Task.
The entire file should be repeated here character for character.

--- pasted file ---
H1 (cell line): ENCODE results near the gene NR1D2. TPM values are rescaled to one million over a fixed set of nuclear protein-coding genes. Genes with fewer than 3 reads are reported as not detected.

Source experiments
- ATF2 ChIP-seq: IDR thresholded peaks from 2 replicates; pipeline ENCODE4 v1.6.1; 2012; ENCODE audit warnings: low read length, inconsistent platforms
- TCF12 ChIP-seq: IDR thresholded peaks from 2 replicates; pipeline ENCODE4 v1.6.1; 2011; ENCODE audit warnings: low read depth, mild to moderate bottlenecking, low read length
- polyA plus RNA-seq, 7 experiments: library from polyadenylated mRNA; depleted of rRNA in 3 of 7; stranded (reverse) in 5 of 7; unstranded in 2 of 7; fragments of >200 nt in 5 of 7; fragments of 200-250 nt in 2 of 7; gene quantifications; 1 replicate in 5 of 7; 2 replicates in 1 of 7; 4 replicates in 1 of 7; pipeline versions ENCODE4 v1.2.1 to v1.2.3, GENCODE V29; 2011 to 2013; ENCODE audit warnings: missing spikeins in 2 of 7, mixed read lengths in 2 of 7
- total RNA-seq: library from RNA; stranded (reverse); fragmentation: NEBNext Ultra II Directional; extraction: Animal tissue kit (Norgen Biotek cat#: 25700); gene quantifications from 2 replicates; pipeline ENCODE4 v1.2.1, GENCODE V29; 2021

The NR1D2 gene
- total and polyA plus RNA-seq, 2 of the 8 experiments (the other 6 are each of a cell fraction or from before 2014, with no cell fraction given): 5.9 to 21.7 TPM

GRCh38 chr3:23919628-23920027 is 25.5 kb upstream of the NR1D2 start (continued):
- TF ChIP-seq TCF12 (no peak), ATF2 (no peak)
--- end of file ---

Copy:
H1 (cell line): ENCODE results near the gene NR1D2. TPM values are rescaled to one million over a fixed set of nuclear protein-coding genes. Genes with fewer than 3 reads are reported as not detected.

Source experiments
- ATF2 ChIP-seq: IDR thresholded peaks from 2 replicates; pipeline ENCODE4 v1.6.1; 2012; ENCODE audit warnings: low read length, inconsistent platforms
- TCF12 ChIP-seq: IDR thresholded peaks from 2 replicates; pipeline ENCODE4 v1.6.1; 2011; ENCODE audit warnings: low read depth, mild to moderate bottlenecking, low read length
- polyA plus RNA-seq, 7 experiments: library from polyadenylated mRNA; depleted of rRNA in 3 of 7; stranded (reverse) in 5 of 7; unstranded in 2 of 7; fragments of >200 nt in 5 of 7; fragments of 200-250 nt in 2 of 7; gene quantifications; 1 replicate in 5 of 7; 2 replicates in 1 of 7; 4 replicates in 1 of 7; pipeline versions ENCODE4 v1.2.1 to v1.2.3, GENCODE V29; 2011 to 2013; ENCODE audit warnings: missing spikeins in 2 of 7, mixed read lengths in 2 of 7
- total RNA-seq: library from RNA; stranded (reverse); fragmentation: NEBNext Ultra II Directional; extraction: Animal tissue kit (Norgen Biotek cat#: 25700); gene quantifications from 2 replicates; pipeline ENCODE4 v1.2.1, GENCODE V29; 2021

The NR1D2 gene
- total and polyA plus RNA-seq, 2 of the 8 experiments (the other 6 are each of a cell fraction or from before 2014, with no cell fraction given): 5.9 to 21.7 TPM

GRCh38 chr3:23919628-23920027 is 25.5 kb upstream of the NR1D2 start (continued):
- TF ChIP-seq TCF12 (no peak), ATF2 (no peak)